Day Two in the Gluten Free 101 : Getting Started Series - Reading Food Labels.
It would be great to be able to pick up a package of food, read the label and know whether or not it is safe. But it is just not like that in the US.
- Food manufacturers are not required to label a food that contains gluten.
The Food Allergen Labeling and Consumer Protection Act (FALCPA) requires food makers to list the top eight allergens whenever they are used in a food regulated by the Food and Drug Administration. Gluten is not one of the top allergens and is not required to be listed. Beware that products labeled wheat free are not necessarily gluten free. Because wheat is considered a top allergen, all foods that include wheat will be labeled as such. Food manufactures are not required to list gluten as an ingredient if it is not derived from wheat. Thus, a food product labeled wheat free may still contain gluten derived from spelt, rye or barley and therefore is not GF.
- Even foods that are naturally gluten free can become contaminated with gluten when processed.
Even if the product does not contain gluten ingredients, the food still may not be GF due to cross-contamination that can occur during the manufacturing process. In theory, if something is clearly labeled and all of the ingredients appear to be gluten free, then the item should be safe to eat. Unfortunately, cross-contamination can be an issue that is not found on the label. Once I purchased sun-dried tomatoes and the ingredients were clearly all gluten free. Nevertheless, I emailed the manufacturer to double check. I received an answer back that they could not guarantee the item to be gluten free because of the manufacturing processes. This may occur when machinery or equipment is inadequately cleaned after producing gluten-containing foods. Wheat flour can stay airborne for many hours and contaminate exposed preparation surfaces and utensils or uncovered GF products. This is an individual choice, but as a general rule we do not eat food that is manufactured in a facility that processes wheat or is made on the same lines as wheat with the only possible exception being if the food is certified GF by one of the agencies listed below.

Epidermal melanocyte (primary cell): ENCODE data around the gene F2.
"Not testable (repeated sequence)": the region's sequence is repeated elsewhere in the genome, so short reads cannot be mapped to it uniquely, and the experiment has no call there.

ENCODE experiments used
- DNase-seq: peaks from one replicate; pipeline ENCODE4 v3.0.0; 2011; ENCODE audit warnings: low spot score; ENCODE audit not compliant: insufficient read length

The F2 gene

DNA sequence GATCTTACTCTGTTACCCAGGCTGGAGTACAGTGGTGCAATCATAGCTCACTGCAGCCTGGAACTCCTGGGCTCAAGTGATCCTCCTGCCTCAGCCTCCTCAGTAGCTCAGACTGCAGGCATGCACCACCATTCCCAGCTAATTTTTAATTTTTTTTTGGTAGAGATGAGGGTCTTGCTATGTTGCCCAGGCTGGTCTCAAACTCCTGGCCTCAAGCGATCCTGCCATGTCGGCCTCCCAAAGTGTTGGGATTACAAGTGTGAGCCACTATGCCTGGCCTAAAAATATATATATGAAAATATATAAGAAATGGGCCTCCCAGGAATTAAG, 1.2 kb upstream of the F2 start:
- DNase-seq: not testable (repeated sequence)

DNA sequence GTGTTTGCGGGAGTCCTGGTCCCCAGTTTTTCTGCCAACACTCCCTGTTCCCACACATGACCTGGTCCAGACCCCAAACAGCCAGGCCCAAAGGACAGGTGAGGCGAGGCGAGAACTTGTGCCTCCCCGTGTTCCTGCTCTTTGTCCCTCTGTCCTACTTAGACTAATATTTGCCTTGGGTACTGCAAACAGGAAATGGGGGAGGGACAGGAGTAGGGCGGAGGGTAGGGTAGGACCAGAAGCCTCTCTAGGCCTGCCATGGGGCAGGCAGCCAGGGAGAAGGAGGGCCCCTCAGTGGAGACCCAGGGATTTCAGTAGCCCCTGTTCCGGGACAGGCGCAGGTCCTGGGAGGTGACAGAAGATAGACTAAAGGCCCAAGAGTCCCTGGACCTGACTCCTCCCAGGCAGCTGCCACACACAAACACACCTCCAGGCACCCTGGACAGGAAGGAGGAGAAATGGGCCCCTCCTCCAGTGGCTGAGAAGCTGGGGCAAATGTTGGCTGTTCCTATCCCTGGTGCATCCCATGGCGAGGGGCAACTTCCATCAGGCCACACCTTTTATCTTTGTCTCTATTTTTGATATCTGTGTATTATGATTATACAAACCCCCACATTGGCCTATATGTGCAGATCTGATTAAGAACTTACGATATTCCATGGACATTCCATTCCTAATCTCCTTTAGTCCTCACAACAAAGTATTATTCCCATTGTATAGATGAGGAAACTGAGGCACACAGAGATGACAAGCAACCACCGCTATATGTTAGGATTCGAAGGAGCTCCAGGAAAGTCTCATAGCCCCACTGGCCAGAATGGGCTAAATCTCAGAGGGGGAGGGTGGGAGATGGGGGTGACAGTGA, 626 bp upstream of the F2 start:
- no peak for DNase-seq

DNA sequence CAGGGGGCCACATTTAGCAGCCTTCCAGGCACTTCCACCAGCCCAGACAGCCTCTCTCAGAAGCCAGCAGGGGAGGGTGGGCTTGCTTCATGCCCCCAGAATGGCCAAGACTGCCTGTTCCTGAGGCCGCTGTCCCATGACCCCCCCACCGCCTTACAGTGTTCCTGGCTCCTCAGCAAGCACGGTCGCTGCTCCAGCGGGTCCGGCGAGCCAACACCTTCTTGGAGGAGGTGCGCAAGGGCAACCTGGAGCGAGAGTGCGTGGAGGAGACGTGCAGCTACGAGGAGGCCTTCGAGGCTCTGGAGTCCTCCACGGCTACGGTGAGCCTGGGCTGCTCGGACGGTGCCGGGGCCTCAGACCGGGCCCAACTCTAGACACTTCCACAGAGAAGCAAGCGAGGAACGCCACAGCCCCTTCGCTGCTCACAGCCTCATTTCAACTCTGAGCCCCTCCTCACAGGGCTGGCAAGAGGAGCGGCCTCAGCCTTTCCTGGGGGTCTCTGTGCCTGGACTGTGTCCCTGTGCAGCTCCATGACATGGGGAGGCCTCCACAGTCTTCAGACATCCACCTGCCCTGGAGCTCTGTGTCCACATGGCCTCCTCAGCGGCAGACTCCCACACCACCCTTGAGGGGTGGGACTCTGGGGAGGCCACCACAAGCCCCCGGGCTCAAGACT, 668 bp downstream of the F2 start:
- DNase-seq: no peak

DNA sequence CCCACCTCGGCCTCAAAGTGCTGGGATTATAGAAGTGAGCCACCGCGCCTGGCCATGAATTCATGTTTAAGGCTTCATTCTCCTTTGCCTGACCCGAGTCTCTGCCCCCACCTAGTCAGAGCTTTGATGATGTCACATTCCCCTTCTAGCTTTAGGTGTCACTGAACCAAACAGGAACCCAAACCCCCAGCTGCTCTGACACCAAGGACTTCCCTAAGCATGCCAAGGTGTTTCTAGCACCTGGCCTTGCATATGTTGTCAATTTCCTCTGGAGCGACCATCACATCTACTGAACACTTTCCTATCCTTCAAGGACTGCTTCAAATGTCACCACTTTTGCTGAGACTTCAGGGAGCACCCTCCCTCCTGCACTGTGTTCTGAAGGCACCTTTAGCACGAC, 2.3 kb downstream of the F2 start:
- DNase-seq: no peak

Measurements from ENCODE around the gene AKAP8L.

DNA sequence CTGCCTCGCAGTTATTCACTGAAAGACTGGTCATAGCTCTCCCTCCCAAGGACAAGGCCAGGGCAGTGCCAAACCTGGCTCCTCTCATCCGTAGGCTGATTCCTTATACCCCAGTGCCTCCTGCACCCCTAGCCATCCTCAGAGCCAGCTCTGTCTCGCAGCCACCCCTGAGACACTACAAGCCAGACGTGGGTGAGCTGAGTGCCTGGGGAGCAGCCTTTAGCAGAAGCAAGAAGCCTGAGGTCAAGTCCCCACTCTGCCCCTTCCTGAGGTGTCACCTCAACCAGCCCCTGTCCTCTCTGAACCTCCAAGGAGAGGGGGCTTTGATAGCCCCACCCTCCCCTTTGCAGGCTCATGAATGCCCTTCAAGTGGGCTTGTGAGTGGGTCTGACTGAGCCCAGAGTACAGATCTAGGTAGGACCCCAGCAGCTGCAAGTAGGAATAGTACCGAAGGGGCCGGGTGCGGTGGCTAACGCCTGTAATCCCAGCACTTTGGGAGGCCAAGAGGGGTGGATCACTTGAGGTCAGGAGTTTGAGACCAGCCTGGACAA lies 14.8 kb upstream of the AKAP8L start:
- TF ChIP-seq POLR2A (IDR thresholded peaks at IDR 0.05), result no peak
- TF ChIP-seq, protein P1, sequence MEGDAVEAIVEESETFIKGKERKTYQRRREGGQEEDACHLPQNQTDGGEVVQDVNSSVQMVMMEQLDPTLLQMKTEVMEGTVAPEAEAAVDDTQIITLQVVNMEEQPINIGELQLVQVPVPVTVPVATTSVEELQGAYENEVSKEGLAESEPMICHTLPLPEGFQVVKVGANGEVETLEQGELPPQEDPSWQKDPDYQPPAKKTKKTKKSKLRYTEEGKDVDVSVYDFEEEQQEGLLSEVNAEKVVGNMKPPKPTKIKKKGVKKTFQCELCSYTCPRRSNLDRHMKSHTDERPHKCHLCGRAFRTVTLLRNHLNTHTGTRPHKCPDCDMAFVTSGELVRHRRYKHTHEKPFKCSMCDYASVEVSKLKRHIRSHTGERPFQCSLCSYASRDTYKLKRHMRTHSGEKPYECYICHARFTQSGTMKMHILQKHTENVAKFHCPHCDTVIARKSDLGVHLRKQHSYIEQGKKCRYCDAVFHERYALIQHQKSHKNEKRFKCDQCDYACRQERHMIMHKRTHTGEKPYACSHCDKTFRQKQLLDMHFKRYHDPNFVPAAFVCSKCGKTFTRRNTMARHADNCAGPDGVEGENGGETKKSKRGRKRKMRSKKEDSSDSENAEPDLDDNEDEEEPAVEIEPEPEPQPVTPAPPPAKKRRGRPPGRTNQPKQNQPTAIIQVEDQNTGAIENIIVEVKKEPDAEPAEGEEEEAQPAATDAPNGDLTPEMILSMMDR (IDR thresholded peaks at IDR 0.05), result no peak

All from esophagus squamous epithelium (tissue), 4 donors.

- What about products labeled Gluten Free?
The FDA has proposed a less than 20 parts per million gluten free standard. However it has never gone into law so currently in the United States there is no definition for the use of the term “gluten free.” The only requirement is that the label be “truthful and not misleading.” Without a clear standard, food manufacturers are allowed to set their own limits for exactly what is and what is not gluten free.
- What about the Gluten Free Certification Programs?
Some companies seek certification from one of several gluten-free certification organizations. The Gluten Intolerance Group, the Celiac Sprue Association and the National Foundation for Celiac Awareness have developed their own certification programs to help consumers identify safe gluten free food. GIG’s certification process is Gluten Free Certification Organization. They certify products to be GF that test to contain less than 10 ppm of gluten. This is also an individual choice, but I generally trust products that have gone through the GFCO program and are labeled as such. Be warned, some food manufacturers will label a product as certified GF when it really is not. Always look for an official label from one of the Certification Organizations.
- To summarize:
As a general rule, I never eat anything processed until I check with the food manufacturer by calling or email to verify:
Is the product made in a dedicated GF facility?
If it is made in a facility shared with gluten-containing products, is it made on dedicated GF equipment?
What steps did the manufacturer take to prevent cross-contamination?
Is the product Certified GF by one of the recognized agencies and if not, does the manufacturer regularly tests to see if the product falls below the standard of 20 ppm?
When in doubt, Go Without! Do not eat a food if you are unable to verify the ingredients and the risk of cross-contamination.
Looking for a Gluten Free Bread Machine? We recommend the Zojirushi BB-CEC20 Home Bakery Supreme 2-Pound-Loaf Breadmaker, Black